Real estate, alternative real assets and other diversions

London property faces a bear market in 2018 Why the UK is heading for a period of stagflation

The Macro View

Brown bear in forest

Prime London home prices (Mayfair, Kensington, Belgravia, Chelsea) are now down 20% from their pre-Brexit peaks. Theresa May’s general election gamble and the surprising success of the Labour Party under Jeremy Corbyn has negatively impacted foreign investor sentiment, despite ‘cheap’ sterling exchange rates against the US dollar, euro, Russian rouble and Asian currencies. The fall in sterling has also led to a rise in petrol and food prices in Britain, historically the most inflation-prone economy in Western Europe. This means high street consumer spending falls even as the Bank of England rate hikes bite into floating rate home mortgage costs. The property market, at least at its ultra-luxury, multimillion pound prime central London segment, has priced in hard Brexit, higher populist inspired ‘mansion taxes’ and the end of the offshore buying boom.

It does not surprise me that UK property transactions fell 10% in the last quarter of 2017 even as the dramatic fall in sterling should have attracted frenzied bottom fishing from abroad, as happened after the money market Armageddon of 2008. European buyers are reluctant to buy in central London now that immigration has become a toxic political issue in both Westminster and Brussels. Rental yields have not risen as both rents and values have fallen in unison. The hottest property market in the sceptered isle is not in central London but in the affluent micro-markets of Bristol, Manchester, Leeds and the Kentish coast. King’s Cross has been a transformation hub since Victorian times and is now the biggest property development site in Britain since Canary Wharf in the 1980s.

Now that Mrs May has invoked Article 50 and lost her Conservative MP majority in the June 2017 general election, the grim tone of the negotiations will not excite confidence in homeowners and investors. Every friend I know in the UAE who invests in luxury London flats is negative about the outcome of the Brexit negotiations, given the combative tone of both Eurocrats from Brussels and Eurosceptic Tory backbenchers. The new anger in the London working class after the Grenfell Tower fire tragedy and the emotional toll from the London Bridge/Westminster/Manchester terrorist assaults is also undermining confidence in the prime London market, as is the prospect of new ‘tax the rich’ stamp duty and ‘mansion taxes’. It is entirely possible that the bear market in London luxury housing will only get worse in 2018 and 2019 once the harsh reality of Brexit and successive rate hikes drive the UK economy into recession. The Brexit vote was Britain’s biggest economic own goal since the miners’ strikes bought down successive governments in the 1970s.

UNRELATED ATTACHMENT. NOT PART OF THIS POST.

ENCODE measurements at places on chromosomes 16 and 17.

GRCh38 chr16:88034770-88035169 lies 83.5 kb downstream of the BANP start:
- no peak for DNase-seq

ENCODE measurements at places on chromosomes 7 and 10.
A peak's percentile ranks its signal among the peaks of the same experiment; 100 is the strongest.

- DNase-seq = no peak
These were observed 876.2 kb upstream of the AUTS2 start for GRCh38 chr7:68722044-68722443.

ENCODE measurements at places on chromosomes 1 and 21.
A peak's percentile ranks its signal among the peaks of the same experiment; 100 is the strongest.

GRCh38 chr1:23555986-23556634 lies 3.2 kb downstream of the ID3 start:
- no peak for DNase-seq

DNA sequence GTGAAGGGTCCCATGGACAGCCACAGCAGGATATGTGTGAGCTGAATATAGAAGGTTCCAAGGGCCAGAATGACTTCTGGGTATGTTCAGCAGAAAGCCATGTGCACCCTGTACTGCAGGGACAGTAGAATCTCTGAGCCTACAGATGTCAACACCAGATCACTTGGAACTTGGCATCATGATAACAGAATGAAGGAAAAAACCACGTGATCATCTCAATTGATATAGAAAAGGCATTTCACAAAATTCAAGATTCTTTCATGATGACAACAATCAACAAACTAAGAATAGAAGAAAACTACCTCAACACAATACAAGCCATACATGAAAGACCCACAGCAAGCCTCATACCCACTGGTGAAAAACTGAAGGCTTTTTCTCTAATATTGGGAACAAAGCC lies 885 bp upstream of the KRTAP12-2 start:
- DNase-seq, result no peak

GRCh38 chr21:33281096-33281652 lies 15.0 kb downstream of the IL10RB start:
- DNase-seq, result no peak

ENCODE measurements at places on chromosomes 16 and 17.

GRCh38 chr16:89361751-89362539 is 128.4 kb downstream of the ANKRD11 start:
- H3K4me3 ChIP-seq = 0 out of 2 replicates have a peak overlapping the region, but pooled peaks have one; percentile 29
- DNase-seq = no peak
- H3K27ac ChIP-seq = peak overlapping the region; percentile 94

As inflation rises, consumer sentiment will plummet across the UK and insane affordability metrics mean the falls in home prices in some micro-markets will be draconian. For instance, I can easily see a 50% fall in the Nine Elms/Battersea new build flats as thousands of Asian and GCC speculators bought crazily expensive, cramped condos with no resale value on leverage from dubious developers (get killed while trying to make a killing in Manhattan on Thames ya habibi!) from Malaysia, China and the Gulf. Battersea/Nine Elms will be a graveyard for leveraged speculators in 2018.

The Macro View

About Matein Khalid

Matein Khalid

Matein Khalid is Chief Investment Officer of Asas Capital in the DIFC; he is responsible for global investment strategy and the development of the multi family office platform. He has worked in Wall Street money centre banks, securities firms and hedge funds in New York, London, Chicago and Geneva. In addition, he has been an advisor for royal investment offices in the Gulf for 8 years. Mr Khalid has four degrees in finance, economics, banking and international relations from the Wharton School, University of Pennsylvania. He is a director at the American College of Dubai and has taught MBA level courses in commercial/investment banking at the American University of Sharjah and British University of Dubai. He writes the Global Investing columns for Khaleej Times, Gulf Business and Oman Economic Review.

Articles by Matein Khalid

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